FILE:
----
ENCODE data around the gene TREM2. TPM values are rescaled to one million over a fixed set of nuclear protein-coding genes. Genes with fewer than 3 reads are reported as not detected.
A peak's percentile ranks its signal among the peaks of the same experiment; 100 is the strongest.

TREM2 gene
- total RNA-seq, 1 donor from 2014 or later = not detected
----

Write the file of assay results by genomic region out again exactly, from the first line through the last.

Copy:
ENCODE data around the gene TREM2. TPM values are rescaled to one million over a fixed set of nuclear protein-coding genes. Genes with fewer than 3 reads are reported as not detected.
A peak's percentile ranks its signal among the peaks of the same experiment; 100 is the strongest.

TREM2 gene
- total RNA-seq, 1 donor from 2014 or later = not detected